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Photos: Inside a robotics testing lab

The flying bots and AI machines of the University of Essex...
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By Nick Heath on
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1 of 9 Nick Heath/silicon.com

The flying bots and AI machines of the University of Essex...

Researchers at the University of Essex are building robots capable of understanding the world around them.

Inside the university's robot arena, researchers test out a variety of kit, from flying robots that track objects on the ground to mobile machines that mimic human behaviour.

silicon.com visited the university's robotics lab to look at how researchers are using visual-recognition and machine-learning technologies to bring new capabilities to robots.

This is a flying bot that has been designed to hunt and track objects on the ground.

PhD student John Oyekan said: "We foresee it being used in military scenarios such as tracking a rogue car or a criminal."

In these scenarios, the flier would use its camera to search for objects of interest between a series of waypoints set via GPS.

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2 of 9 Nick Heath/silicon.com

During tests of the flier inside the robot arena, a computer tracks its position using a network of nine infrared cameras that are positioned around the arena's edge.

Infrared light is shone on the flier, bounces off reflective balls attached to its surface and is picked up by the IR cameras.

The computer calculates the flier's position in 3D space by timing how long it takes for the IR light to be reflected from the balls.

In the lab, the robot flier uses the arena's IR-tracking system, known as Vicon, to track a remote-controlled car.

Just like the flier, the car has reflective balls stuck to its surface that bounce IR light back to the cameras situated around the arena.

This arrangement allows the computer to know the positions of the flier and the car in the arena, enabling the computer system to command the flier to follow the toy car.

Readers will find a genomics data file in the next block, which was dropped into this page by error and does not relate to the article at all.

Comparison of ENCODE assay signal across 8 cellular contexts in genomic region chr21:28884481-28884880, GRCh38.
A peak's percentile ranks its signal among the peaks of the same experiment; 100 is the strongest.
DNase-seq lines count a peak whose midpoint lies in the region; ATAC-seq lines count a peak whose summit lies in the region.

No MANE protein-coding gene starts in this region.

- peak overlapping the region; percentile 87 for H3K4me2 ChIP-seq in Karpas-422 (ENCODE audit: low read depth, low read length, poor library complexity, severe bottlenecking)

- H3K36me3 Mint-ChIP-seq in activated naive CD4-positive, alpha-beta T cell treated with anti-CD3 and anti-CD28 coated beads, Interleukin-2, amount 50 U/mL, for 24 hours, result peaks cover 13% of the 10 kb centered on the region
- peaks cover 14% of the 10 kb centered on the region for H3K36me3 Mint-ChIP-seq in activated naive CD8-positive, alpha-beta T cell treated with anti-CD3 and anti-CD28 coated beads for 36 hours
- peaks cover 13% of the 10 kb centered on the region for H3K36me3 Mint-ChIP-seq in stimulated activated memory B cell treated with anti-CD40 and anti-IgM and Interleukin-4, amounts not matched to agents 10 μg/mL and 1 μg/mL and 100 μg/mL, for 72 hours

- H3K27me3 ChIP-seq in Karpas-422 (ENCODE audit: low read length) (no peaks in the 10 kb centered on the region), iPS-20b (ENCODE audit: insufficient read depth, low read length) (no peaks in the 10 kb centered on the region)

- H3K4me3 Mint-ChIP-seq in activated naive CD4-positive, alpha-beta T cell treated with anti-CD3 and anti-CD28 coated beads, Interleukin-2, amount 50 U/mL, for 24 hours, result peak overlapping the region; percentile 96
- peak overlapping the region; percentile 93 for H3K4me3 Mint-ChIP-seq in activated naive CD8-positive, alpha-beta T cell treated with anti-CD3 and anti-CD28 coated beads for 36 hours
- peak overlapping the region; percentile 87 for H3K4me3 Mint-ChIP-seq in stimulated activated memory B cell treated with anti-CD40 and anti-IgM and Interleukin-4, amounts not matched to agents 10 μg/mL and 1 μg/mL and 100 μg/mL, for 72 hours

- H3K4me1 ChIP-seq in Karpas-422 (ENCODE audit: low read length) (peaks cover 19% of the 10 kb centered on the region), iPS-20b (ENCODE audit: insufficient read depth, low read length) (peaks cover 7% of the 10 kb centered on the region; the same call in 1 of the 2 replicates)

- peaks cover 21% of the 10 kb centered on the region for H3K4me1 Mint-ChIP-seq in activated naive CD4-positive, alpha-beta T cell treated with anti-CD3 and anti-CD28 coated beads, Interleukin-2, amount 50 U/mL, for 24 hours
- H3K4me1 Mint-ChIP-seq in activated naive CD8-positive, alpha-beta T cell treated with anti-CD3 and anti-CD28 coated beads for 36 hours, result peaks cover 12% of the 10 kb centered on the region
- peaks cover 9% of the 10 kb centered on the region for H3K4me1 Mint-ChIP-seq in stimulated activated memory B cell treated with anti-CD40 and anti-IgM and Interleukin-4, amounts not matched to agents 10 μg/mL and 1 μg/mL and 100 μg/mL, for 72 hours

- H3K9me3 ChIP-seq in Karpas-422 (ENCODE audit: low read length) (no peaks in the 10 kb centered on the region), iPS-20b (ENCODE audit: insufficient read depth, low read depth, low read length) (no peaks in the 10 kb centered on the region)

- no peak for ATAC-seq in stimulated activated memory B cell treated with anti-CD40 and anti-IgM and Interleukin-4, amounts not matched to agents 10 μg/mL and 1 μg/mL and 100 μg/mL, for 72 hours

Computer processing for the Vicon tracking system is carried out using a 2.3GHz quad-core desktop PC and data is sent wirelessly to the flying robot.

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3 of 9 Nick Heath/silicon.com

In tests outside the robot arena, the flying bot would use visual-recognition software written by researchers to track objects on the ground using its camera.

Senior research officer Theo Theodoridis said: "These are computer-vision algorithms that use advanced mathematics and algebra to process, pixel by pixel, the colours and positions of the pixels in the image."

Theodoridis said the algorithms could be used to carry out a variety of visual tasks, such as facial recognition, lip reading and classifying objects.

A dual-core laptop PC carries out the visual-recognition processing and the result is sent back to the flier wirelessly.

At the moment, configuring the visual-recognition system to recognise new objects requires "at least a masters degree in computer science" but university researchers want to simplify the system to make it easier to use.

Researchers are also investigating how to get multiple bots to fly together as a swarm - where each flier communicates its position to other fliers, allowing them to co-ordinate their movements.